From the beginning of his musical career, Giuseppe Verdi tried to develop opera beyond the structures, rules and dramatic traditions that had bound it for so long. But he had to be careful about any experimentation: opera audiences were notoriously conservative and came to the theatre expecting certain conventions, certain ways of communicating sung drama. A scena or 'scene' had to be built in a certain way, an aria had to have a specific form, heroines were almost always lyric or coloratura sopranos, villains' roles were always performed by basses, heroes were always tenors, etc. One flaunted or experimented with these conventions only at great risk to one's career in the theatre since the audience could always be counted on to 'vote with it's feet' and repay the upstart composer by staying away from his operas.

Verdi's early operas, then, were very much in the mold of the Italian bel canto school at least in terms of sheer structure. Musically speaking even early critics of the composer could tell that this composer was something apart from the standard lyrical output of his contemporaries. But as early as Ernani (1844) he began to experiment with the use of the baritone voice-type (a voice-type not generally recognized up to this point in Italian opera) to communicate a character with far more complex motives than the usual bass-villain, a character far more dynamic and dramatically mercurial than audiences were used to seeing onstage. As the years and the operas went by, Verdi's baritone characters became more interesting, more real; in a word, more human, paralleling Verdi's consistent attempt to make opera itself less artificial and more naturalistic.

Along with the development of the baritone came the development of a musical style that was more natural as well, necessitating a move away from the ossified forms and conservative structures of the past. This development was more or less applied to all elements of the opera including all voice-types (soprano, mezzo-soprano, tenor, baritone and bass) by the composer, depending entirely on the specific dramatic demands of the libretto. And the greatest amount of experimentation in musical characterization can be found in the brilliant middle-period operas La traviata, Il trovatore and Rigoletto, and it is in the latter that we see (and hear!) some exciting new developments.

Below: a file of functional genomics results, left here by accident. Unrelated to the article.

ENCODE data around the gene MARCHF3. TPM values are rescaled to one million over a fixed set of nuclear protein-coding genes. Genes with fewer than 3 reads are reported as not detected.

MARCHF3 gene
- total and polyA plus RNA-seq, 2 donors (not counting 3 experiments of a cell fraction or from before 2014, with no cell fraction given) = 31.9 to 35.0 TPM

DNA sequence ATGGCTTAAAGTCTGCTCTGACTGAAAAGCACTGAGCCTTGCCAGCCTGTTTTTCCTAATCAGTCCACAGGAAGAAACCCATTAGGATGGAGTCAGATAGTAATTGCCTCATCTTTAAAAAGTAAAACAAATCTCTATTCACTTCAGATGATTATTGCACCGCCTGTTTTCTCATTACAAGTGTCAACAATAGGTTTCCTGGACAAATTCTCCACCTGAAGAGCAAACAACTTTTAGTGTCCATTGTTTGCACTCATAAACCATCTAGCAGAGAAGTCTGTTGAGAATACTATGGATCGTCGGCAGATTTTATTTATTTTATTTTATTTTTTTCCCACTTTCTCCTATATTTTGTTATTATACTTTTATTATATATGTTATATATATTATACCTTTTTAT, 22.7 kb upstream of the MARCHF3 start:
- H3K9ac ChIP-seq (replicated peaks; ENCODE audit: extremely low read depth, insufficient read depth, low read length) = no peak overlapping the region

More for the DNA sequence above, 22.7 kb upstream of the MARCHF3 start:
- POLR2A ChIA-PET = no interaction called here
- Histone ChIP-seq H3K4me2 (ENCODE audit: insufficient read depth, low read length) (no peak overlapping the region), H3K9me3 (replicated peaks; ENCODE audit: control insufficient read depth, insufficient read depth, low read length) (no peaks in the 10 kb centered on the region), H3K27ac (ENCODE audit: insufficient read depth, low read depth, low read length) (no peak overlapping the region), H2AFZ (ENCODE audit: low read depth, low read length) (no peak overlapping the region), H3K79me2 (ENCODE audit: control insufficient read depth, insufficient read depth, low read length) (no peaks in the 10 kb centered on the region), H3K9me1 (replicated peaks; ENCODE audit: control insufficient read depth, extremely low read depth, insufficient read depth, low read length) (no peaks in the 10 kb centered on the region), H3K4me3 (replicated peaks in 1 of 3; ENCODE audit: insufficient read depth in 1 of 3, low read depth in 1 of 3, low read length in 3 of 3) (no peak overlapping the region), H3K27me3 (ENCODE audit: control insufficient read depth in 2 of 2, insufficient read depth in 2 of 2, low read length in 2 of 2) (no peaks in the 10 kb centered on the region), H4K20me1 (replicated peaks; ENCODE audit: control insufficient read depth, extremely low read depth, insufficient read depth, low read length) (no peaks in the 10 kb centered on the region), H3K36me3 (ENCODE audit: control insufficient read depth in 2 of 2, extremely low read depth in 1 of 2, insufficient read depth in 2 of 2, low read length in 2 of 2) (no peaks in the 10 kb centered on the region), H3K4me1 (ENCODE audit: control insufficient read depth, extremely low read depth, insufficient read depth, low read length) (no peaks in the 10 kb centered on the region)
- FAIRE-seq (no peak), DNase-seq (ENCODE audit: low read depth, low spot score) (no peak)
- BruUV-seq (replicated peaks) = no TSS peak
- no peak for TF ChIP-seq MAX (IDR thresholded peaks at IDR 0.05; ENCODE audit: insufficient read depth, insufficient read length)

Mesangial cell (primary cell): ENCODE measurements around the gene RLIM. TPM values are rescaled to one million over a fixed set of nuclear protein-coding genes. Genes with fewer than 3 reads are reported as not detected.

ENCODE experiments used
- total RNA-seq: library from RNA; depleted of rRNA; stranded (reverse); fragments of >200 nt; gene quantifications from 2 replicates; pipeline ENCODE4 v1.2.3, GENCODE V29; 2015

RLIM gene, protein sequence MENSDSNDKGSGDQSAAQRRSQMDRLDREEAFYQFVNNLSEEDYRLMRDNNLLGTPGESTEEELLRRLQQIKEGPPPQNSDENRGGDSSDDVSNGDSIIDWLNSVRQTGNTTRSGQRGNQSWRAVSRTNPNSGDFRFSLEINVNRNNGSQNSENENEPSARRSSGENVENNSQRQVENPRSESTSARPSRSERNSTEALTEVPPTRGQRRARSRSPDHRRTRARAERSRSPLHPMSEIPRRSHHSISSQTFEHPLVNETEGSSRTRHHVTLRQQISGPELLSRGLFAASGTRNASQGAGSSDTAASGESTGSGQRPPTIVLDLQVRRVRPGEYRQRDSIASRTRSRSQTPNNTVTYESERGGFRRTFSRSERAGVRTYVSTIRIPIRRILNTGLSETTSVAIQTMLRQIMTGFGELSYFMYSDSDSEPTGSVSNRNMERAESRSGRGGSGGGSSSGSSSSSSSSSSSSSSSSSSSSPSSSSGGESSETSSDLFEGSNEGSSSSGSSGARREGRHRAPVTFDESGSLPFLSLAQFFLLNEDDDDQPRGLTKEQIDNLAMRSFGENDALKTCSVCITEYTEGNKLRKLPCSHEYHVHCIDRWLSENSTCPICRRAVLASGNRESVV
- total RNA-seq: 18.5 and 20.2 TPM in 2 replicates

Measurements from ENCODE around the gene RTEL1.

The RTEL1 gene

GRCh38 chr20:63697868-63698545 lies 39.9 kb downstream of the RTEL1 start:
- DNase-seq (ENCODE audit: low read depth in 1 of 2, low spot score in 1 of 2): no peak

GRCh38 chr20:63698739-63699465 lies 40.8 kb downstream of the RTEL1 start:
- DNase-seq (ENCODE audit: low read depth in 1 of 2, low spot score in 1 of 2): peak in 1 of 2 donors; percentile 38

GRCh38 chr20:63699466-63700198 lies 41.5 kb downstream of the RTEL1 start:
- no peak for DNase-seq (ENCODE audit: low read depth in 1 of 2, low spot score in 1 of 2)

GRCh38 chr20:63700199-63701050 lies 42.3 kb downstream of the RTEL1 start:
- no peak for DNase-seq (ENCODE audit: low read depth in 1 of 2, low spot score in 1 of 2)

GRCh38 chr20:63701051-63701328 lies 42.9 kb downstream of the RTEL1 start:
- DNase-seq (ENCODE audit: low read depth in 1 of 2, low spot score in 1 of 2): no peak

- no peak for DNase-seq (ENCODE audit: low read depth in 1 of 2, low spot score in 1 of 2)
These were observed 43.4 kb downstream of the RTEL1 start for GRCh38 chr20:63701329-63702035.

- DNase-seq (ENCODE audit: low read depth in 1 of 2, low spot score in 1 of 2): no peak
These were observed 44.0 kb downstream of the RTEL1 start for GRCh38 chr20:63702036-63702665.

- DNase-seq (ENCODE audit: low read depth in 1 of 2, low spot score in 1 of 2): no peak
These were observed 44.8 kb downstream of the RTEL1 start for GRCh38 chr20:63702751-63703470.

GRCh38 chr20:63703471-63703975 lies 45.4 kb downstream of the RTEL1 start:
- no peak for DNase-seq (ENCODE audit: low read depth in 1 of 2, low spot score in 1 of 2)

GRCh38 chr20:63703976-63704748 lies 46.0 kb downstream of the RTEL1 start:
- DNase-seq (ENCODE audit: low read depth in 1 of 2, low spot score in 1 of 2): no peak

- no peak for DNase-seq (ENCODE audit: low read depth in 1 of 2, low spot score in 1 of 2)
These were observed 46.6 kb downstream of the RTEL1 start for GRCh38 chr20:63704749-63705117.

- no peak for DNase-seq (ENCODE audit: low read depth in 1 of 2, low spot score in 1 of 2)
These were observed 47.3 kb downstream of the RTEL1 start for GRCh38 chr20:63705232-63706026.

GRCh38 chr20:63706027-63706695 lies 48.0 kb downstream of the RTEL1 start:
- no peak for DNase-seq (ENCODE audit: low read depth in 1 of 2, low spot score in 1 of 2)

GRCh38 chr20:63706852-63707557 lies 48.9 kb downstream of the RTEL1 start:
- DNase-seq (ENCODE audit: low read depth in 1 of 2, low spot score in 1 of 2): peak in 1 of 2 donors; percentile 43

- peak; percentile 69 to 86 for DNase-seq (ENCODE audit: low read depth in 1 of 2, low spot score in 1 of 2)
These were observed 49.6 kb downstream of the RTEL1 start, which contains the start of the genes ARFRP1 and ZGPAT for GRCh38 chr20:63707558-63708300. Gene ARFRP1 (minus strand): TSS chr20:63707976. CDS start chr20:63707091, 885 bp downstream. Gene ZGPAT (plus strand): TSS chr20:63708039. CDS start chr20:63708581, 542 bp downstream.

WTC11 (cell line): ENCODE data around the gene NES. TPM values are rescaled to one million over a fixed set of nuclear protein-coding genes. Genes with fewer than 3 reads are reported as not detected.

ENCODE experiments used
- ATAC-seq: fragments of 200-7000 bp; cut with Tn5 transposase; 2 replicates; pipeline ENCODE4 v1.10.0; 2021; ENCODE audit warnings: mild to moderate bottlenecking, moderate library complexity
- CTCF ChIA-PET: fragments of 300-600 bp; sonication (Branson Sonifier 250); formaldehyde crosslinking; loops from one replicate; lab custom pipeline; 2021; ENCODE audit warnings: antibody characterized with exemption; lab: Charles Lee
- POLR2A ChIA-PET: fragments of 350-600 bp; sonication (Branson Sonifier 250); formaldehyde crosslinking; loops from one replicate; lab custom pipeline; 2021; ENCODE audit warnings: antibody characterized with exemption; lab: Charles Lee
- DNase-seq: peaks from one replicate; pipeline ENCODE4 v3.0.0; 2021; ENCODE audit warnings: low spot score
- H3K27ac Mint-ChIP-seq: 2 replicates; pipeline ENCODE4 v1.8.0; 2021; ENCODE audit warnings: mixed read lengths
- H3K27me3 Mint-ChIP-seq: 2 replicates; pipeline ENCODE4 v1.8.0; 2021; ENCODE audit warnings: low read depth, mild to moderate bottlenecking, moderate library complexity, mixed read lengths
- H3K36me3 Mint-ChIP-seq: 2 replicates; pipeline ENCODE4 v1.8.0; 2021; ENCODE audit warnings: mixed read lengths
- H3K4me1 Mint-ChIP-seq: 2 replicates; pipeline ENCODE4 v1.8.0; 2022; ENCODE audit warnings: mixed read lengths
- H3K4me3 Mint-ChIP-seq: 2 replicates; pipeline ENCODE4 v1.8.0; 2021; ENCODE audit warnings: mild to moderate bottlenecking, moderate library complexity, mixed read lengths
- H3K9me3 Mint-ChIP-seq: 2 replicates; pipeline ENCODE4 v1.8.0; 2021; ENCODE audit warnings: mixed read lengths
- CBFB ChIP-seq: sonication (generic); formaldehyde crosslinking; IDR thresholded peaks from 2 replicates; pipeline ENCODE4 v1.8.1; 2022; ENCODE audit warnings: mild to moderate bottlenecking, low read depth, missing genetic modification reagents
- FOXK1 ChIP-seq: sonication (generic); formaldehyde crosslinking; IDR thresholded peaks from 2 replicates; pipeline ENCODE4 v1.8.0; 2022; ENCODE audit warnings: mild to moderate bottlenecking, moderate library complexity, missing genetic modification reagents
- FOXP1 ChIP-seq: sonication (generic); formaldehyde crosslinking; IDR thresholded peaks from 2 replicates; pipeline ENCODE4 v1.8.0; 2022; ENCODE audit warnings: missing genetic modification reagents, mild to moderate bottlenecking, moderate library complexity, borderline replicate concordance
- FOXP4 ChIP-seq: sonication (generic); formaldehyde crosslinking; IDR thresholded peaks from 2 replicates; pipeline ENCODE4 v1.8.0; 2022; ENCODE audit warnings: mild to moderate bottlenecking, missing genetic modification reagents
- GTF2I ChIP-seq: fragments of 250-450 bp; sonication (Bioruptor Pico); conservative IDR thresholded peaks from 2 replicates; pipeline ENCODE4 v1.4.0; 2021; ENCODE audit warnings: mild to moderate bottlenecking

After the atmospheric prelude or short musical introduction to the opera (does any other composer do so much to establish an emotional environment with so few notes?), we hear party music — dance music that is seemingly banal and lacking in subtlety. It could not be more different from the music of the prelude and is almost shocking in its context. And it is certainly not what a mid-nineteenth century audience member should have expected at the beginning of a tragic opera. But Verdi's intention is crystal-clear: he wants us to immediately realize the salacious and libidinous nature of the Duke's court with music as raw and unrefined as the court and its ruler. Rather than have the singers act out the intended seediness (something that would have been impossible in Verdi's day), the composer leads the audience's imagination into creating the appropriate atmosphere by composing music highly suggestive of an amoral gathering of aristocratic party-goers. Overlaying this realistic party music are the first utterances of the singers, a ribald conversation between the Duke and Borsa, one of his courtiers, about the Duke's latest conquests. This kind of conversation would normally have been treated (certainly by any number of other Italian composers of Verdi's time) by more traditional recitative. But Verdi couches the conversation in the context of stage music accompanied, under normal circumstances, by a small band of instrumentalists in the wings or behind the scenery. In this way the composer gives the impression of a real party going on in real time before our very eyes. Verdi's nineteenth century audience, then, became part of the scene and was brought much closer to the stage events. And what better way to create a sense of ducal moral decay than to create music that one could characterize as being as tacky as the court itself? The transition from the dance music to the first number accompanied by the pit orchestra occurs seamlessly as the violins enter in leaping octaves at the start of Questa o quella, the tenor's first aria.

These first three or four minutes of Rigoletto may not seem so unusual to us now, predisposed as we are to hear this familiar music after some 150 years of acquaintance with it. But compare it with some of the more sublime moments from this score (the Rigoletto/Gilda duet from Act II or the famous Act IV quartet, Bella figlia) and we get the point rather quickly: this score is far from uneven, Verdi is simply casting his music to perfectly fit the dramatic situation.